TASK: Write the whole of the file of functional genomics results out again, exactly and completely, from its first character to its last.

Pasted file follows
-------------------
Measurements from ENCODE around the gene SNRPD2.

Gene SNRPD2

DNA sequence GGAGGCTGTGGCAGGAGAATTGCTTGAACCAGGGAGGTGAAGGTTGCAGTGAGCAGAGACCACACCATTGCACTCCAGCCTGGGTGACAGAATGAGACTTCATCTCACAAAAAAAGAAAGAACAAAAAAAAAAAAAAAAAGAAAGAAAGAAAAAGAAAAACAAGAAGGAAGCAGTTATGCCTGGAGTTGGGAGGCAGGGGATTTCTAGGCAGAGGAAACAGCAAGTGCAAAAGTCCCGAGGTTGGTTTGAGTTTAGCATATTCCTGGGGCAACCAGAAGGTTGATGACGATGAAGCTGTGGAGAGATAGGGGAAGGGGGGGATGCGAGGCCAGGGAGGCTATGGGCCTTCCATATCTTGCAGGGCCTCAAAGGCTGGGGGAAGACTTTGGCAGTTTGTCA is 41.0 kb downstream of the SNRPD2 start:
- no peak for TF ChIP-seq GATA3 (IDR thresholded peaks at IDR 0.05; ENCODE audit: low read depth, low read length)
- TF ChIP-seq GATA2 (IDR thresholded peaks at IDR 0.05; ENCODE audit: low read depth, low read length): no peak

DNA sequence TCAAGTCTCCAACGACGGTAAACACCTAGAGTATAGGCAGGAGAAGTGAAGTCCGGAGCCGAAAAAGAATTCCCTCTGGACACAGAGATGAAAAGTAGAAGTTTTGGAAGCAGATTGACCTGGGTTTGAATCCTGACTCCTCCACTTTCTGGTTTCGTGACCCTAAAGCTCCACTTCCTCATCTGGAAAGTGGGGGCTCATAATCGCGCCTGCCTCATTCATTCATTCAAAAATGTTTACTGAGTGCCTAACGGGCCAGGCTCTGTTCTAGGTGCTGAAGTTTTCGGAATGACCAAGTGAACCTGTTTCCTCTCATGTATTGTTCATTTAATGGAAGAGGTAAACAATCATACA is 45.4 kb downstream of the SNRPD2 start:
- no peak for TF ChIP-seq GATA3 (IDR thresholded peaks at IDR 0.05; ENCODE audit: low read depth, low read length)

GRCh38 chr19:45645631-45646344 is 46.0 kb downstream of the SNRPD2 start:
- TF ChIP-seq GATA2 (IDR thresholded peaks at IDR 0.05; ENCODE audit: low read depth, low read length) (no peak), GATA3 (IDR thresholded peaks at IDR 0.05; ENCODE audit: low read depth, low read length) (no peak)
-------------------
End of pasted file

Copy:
Measurements from ENCODE around the gene SNRPD2.

Gene SNRPD2

DNA sequence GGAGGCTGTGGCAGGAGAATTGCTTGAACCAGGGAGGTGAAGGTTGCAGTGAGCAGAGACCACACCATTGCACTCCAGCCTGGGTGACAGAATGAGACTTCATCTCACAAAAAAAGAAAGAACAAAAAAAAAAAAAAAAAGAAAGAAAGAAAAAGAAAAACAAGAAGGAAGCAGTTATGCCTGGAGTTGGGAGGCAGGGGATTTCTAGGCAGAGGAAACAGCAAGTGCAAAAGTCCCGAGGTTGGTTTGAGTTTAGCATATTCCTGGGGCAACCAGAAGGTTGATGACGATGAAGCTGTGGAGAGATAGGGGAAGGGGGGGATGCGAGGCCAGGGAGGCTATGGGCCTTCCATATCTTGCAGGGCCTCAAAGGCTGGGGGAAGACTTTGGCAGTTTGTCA is 41.0 kb downstream of the SNRPD2 start:
- no peak for TF ChIP-seq GATA3 (IDR thresholded peaks at IDR 0.05; ENCODE audit: low read depth, low read length)
- TF ChIP-seq GATA2 (IDR thresholded peaks at IDR 0.05; ENCODE audit: low read depth, low read length): no peak

DNA sequence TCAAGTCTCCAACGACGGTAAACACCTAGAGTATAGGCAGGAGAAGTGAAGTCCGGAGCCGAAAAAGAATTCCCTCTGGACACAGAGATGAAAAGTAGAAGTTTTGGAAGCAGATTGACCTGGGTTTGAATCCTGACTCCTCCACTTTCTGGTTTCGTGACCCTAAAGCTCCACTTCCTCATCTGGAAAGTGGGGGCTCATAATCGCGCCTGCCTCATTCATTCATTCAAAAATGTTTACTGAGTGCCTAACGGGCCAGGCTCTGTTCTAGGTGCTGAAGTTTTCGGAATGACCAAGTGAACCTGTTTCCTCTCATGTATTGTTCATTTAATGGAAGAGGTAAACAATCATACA is 45.4 kb downstream of the SNRPD2 start:
- no peak for TF ChIP-seq GATA3 (IDR thresholded peaks at IDR 0.05; ENCODE audit: low read depth, low read length)

GRCh38 chr19:45645631-45646344 is 46.0 kb downstream of the SNRPD2 start:
- TF ChIP-seq GATA2 (IDR thresholded peaks at IDR 0.05; ENCODE audit: low read depth, low read length) (no peak), GATA3 (IDR thresholded peaks at IDR 0.05; ENCODE audit: low read depth, low read length) (no peak)